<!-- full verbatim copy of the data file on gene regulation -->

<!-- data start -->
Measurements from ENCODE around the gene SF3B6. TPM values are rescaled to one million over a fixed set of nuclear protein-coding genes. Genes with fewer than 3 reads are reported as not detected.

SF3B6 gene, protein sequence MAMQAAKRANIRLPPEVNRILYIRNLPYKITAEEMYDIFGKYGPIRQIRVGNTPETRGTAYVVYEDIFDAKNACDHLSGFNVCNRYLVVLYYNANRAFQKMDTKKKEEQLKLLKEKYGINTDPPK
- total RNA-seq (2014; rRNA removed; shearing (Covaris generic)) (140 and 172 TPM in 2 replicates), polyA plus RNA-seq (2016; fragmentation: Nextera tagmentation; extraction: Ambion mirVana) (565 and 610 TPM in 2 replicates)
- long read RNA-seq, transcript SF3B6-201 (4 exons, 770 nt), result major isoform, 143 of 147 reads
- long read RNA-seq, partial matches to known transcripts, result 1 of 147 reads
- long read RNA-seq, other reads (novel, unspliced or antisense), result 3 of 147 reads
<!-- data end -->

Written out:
Measurements from ENCODE around the gene SF3B6. TPM values are rescaled to one million over a fixed set of nuclear protein-coding genes. Genes with fewer than 3 reads are reported as not detected.

SF3B6 gene, protein sequence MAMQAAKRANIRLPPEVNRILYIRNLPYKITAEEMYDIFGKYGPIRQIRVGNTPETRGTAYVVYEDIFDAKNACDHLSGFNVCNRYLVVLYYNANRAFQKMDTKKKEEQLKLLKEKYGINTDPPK
- total RNA-seq (2014; rRNA removed; shearing (Covaris generic)) (140 and 172 TPM in 2 replicates), polyA plus RNA-seq (2016; fragmentation: Nextera tagmentation; extraction: Ambion mirVana) (565 and 610 TPM in 2 replicates)
- long read RNA-seq, transcript SF3B6-201 (4 exons, 770 nt), result major isoform, 143 of 147 reads
- long read RNA-seq, partial matches to known transcripts, result 1 of 147 reads
- long read RNA-seq, other reads (novel, unspliced or antisense), result 3 of 147 reads